BY CHARLOTTE ALBRIGHT | PHOTOGRAPHY BY HERB SWANSON
At some point in the next 24 hours, parts of your brain may shut down temporarily, while other parts may remain active. Your eyes may flutter under closed lids. You may seem to experience frightening, hallucinatory events that defy logic. If this were happening to you during your waking hours, you might be diagnosed as mentally ill. If your brain behaves in this irrational way while you are asleep, we call it dreaming. But what, exactly, are you doing when you dream? J. Allan Hobson ’55 wakes up every day with questions like that on his mind.
He became one of America’s foremost dream researchers in a roundabout way. He and I talk about how it all started as we wait for a group of middle schoolers to show up at his renovated barn in northern Vermont. He bought the scenic, remote 15–acre mountain retreat in 1965 for a mere $10,000. With local artisans and carpenters, he’s spent countless expensive hours restoring the white farmhouse and spacious barn, where he’s installed remnants ofDreamstage, a multimedia exhibit about dreaming that had its debut at Harvard’s Carpenter Art Center in 1977. Hobson was then professor of psychiatry at Harvard Medical School—his other alma mater. He interned at Bellevue Hospital in New York and started his residency in psychiatry at Massachusetts Mental Health Center in Boston.
That’s when he began to have serious doubts about the efficacy of psychoanalysis, which he calls “the god that failed.”
“I thought it was a science,” he says simply. “It’s not.”
Hobson doesn’t mince words about the clinical career he abandoned to conduct brain research. “Psychiatrists don’t know much of anything about what really goes on in the brain,” he says. That’s why he set off for the National Institutes of Health, where he met a dream researcher who invited him into his sleep lab. “He said he could tell when people were dreaming by studying brain activity,” Hobson recalls. “I thought this highly unlikely, but then I saw it for myself. I was hooked.”
He decided to study dreaming as a model for psychosis, using evolving technology to study, as he puts it, “the way the brain changes from waking when we are relatively sane to dreaming when we are relatively insane.”
Using words like “sane” and “insane” to describe waking and dreaming raises hackles in some scientific circles, but in his many articles and books, Hobson backs up his dream theories with evidence. The more experiments he conducted, the more trouble he had accepting the tenets of Freudian theory. Freud, he says, didn’t have modern instruments like electroencephalograms (EEG) and magnetic resonance imaging (MRI) to study the way the brain changes during sleep. Hobson points out that REM (Rapid Eye Movement) sleep is the state in which most of our dreams, and our most hallucinatory dreams, occur. Whereas Freud would say we are unconscious when we dream, Hobson would say that our dreams are conscious, but often unremembered. And Freud’s thesis that dreams conceal unacceptable wishes and desires is anathema to Hobson. “My theory,” he explains, “is that the dreaming brain is auto–creative—not just piecing together fragments of memory, not hiding from its own wishes and impulses, but creating a reality of its own. It’s a virtual reality machine.”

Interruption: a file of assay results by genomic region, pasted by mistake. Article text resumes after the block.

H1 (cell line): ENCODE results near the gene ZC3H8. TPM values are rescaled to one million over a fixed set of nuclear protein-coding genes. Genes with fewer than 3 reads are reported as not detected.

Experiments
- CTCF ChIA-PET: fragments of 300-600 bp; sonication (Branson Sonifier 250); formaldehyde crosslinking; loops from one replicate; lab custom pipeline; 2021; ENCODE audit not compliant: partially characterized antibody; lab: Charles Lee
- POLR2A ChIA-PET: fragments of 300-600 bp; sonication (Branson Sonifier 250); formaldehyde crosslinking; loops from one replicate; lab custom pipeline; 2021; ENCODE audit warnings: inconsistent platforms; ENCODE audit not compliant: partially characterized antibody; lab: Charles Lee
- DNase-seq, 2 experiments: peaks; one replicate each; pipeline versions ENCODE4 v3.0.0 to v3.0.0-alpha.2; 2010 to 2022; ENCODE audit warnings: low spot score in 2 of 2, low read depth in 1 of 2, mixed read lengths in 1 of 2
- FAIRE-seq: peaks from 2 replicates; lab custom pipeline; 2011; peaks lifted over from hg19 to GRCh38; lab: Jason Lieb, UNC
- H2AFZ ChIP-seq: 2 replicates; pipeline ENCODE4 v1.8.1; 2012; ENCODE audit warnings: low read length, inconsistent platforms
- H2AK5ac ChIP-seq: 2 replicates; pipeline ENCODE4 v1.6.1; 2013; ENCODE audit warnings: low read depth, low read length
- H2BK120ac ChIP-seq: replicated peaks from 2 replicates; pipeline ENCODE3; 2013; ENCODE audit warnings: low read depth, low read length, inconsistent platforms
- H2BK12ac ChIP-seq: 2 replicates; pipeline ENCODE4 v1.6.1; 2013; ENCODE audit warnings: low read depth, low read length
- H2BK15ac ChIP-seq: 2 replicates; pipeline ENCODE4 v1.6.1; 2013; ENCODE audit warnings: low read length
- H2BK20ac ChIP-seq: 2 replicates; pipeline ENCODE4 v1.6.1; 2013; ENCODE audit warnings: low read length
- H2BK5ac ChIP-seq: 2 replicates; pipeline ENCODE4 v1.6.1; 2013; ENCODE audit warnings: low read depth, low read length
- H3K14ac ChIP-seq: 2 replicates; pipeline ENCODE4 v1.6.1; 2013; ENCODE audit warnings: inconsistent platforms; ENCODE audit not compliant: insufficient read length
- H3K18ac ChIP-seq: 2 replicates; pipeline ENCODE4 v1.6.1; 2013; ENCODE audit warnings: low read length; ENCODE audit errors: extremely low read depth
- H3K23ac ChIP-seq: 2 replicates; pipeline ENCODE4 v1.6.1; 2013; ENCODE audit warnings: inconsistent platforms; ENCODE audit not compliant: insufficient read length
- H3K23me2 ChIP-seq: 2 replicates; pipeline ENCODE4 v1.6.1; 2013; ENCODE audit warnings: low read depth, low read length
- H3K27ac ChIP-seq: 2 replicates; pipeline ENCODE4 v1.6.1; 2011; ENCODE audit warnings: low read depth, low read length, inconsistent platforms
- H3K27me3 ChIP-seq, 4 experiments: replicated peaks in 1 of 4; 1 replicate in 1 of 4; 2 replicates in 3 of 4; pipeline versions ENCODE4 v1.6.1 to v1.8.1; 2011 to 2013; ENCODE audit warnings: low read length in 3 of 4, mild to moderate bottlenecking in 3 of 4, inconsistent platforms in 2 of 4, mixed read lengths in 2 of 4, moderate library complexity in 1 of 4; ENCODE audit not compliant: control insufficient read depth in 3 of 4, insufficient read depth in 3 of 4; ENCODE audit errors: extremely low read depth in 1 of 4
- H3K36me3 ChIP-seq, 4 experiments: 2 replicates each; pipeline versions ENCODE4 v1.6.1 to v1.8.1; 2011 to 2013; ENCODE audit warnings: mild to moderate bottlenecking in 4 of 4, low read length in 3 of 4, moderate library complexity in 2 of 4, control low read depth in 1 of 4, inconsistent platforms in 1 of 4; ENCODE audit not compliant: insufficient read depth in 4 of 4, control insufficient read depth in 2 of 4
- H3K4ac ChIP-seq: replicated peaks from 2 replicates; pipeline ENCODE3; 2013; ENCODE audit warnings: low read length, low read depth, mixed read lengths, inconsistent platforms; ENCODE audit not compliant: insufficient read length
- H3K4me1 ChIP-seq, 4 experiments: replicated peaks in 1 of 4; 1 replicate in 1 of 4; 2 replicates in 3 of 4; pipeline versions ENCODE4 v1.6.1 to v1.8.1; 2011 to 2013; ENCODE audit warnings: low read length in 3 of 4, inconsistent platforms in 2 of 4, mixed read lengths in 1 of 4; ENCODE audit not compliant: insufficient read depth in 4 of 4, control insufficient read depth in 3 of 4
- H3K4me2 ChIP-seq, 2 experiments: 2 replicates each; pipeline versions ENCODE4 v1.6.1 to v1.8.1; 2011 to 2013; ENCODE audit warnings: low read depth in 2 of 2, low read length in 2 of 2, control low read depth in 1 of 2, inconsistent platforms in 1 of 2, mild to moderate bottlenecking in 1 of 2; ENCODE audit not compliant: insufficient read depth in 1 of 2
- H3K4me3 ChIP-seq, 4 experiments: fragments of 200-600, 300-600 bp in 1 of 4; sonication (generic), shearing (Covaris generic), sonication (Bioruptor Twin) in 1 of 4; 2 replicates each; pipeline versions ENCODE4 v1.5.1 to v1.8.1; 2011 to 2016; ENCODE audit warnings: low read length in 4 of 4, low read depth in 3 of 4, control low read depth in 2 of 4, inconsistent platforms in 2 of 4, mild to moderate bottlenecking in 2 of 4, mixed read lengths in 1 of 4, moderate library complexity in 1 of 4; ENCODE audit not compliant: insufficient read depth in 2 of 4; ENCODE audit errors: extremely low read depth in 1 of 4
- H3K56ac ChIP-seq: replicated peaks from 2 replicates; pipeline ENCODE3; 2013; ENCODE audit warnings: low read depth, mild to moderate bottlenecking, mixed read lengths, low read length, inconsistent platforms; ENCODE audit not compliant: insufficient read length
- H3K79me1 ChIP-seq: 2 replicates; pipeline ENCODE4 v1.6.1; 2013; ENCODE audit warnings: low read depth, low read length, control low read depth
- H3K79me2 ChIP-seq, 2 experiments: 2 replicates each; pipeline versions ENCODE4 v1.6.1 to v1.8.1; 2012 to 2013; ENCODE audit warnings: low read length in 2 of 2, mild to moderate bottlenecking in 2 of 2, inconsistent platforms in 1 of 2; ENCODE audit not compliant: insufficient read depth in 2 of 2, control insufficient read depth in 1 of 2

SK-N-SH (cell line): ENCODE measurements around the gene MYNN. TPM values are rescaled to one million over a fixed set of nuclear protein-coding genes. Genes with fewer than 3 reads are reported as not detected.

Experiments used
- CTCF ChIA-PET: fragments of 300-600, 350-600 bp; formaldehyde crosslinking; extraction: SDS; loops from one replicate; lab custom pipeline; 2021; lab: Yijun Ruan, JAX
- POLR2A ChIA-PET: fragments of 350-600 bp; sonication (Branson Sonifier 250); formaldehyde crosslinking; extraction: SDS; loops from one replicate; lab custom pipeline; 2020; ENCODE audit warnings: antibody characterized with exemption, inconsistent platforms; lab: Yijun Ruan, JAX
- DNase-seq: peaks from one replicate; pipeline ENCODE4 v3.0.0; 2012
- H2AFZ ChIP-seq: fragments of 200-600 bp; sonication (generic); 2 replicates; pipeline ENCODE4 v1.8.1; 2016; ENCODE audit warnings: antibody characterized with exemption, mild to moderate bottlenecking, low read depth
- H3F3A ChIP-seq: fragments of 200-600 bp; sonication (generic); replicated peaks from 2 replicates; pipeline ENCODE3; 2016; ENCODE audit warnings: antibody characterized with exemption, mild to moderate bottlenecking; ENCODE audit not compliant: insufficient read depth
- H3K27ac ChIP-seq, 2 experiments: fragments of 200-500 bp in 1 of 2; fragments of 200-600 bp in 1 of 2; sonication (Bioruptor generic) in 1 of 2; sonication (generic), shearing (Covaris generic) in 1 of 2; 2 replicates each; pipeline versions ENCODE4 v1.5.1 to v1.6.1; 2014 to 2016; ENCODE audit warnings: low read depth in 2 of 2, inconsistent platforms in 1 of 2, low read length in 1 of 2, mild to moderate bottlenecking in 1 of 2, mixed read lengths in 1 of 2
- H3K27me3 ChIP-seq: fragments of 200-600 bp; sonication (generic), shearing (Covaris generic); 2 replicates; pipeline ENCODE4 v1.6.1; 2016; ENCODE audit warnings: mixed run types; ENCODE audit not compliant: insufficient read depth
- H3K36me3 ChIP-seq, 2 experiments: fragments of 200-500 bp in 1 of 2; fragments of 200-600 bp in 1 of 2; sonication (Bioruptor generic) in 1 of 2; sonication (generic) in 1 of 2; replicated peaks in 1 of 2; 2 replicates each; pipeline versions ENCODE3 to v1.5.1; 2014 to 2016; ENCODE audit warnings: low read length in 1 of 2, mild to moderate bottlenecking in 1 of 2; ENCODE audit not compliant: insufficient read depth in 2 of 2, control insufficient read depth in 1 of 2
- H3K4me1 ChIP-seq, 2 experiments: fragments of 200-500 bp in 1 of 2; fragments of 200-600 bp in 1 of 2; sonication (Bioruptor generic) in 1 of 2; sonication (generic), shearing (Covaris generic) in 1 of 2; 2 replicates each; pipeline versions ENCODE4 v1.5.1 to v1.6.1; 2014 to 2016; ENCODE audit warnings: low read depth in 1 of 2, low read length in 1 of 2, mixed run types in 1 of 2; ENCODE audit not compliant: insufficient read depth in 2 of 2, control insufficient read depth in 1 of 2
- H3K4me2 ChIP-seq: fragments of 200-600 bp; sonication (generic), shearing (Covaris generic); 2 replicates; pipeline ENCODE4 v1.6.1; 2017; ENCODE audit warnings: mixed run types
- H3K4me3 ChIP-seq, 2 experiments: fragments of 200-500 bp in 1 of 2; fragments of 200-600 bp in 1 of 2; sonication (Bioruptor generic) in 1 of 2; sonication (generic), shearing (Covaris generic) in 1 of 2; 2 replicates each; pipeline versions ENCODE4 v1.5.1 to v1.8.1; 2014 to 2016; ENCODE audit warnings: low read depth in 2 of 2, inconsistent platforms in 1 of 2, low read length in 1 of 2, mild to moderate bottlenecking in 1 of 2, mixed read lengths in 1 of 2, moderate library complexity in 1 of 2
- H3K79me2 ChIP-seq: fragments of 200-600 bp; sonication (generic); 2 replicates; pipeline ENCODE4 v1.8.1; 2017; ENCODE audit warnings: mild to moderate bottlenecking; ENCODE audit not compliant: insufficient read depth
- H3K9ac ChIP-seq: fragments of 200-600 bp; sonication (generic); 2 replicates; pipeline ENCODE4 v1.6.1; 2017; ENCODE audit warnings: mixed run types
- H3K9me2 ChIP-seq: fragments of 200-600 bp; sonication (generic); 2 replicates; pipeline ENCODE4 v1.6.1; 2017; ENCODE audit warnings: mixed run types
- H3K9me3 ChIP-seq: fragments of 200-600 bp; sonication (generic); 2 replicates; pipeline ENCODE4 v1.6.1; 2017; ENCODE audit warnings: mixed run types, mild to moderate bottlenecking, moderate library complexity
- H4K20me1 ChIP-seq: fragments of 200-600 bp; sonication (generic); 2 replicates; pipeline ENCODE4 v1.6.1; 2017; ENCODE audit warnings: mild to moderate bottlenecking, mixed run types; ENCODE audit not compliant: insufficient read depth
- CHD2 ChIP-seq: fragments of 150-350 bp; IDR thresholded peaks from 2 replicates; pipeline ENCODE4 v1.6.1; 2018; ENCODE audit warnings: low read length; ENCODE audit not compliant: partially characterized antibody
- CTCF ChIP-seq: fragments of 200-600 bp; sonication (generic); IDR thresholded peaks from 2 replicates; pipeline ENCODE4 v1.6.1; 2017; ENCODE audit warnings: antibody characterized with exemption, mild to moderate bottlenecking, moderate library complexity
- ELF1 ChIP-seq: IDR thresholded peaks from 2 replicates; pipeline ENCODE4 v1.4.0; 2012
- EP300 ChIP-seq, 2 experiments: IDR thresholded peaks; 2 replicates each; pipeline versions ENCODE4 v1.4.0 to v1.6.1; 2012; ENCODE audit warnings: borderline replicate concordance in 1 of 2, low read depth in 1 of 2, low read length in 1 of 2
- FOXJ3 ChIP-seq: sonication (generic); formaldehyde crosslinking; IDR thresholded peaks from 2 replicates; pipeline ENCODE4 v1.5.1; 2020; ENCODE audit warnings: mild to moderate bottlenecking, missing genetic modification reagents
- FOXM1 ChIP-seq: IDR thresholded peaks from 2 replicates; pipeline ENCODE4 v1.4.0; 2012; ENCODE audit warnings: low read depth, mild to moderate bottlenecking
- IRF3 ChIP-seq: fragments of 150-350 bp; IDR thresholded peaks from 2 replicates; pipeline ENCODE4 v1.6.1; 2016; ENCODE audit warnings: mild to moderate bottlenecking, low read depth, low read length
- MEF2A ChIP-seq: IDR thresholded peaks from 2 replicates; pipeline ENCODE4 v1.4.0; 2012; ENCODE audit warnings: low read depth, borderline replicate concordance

Hobson peers at dreamers not only in sleep labs, but also in paintings and photographs. He’s especially proud of the lavishly illustrated From Angels to Neurons, which he co–authored with art historian Hellmut Wohl. As they see it, our nocturnal images seem unpredictable and surreal not because, as Freud would have it, the dreamer is concealing unacceptable desires, but because the frontal cortex, normally tasked with working memory, directed thought, and critical judgment, is “off–line,” especially during deep sleep.
So if, as Hobson argues, Freud was wrong about the purpose for dreams, then why do we dream? Hobson offers some answers to that question in his book,Dreaming: An Introduction to the Science of Sleep. But he’s reluctant to serve up one comprehensive theory. Instead, he cites several hypotheses, drawing on philosophy as well as science.
“The most popular current theory,” he writes, “is that the activation of the brain in sleep is necessary for us to reorder information inside our heads, to get rid of certain obsolete memories, to update memories, and to incorporate new experiences into our memory systems.” And why do we do all that? One reason may be that our brains actually construct themselves while we sleep. “There is no reason to think that development stops once we have acquired language,” Hobson explains. A more primary reason may have to do with human survival itself. “In other words,” Hobson suggests, “we need, first and foremost, to know when to approach, when to mate, when to be afraid, and when to run for cover. These are skills that sleep refreshes every night of our lives by activating our brains.”
During my springtime visit to his barn museum, Hobson seems pleased that I had read his books—at least, a few of them. But I want to test his theory in an everyday context. So I sketch out a short outline of a dream I had had earlier in the week, and ask him how to think about it.
“I was in my former newsroom at Maine Public Broadcasting,” I tell him, “where I no longer work. I was really just a visitor there, but I was concerned about two children who had been brought to work by my former colleagues. Each child was sitting in a swivel chair, and I worried that they would fall off and hurt themselves.” I pause, trying, I suppose, to build suspense. “The thing is, the children weren’t human. They were ripe tomatoes.”
Hobson looks squarely at me, almost through me, his wispy white hair catching the sun.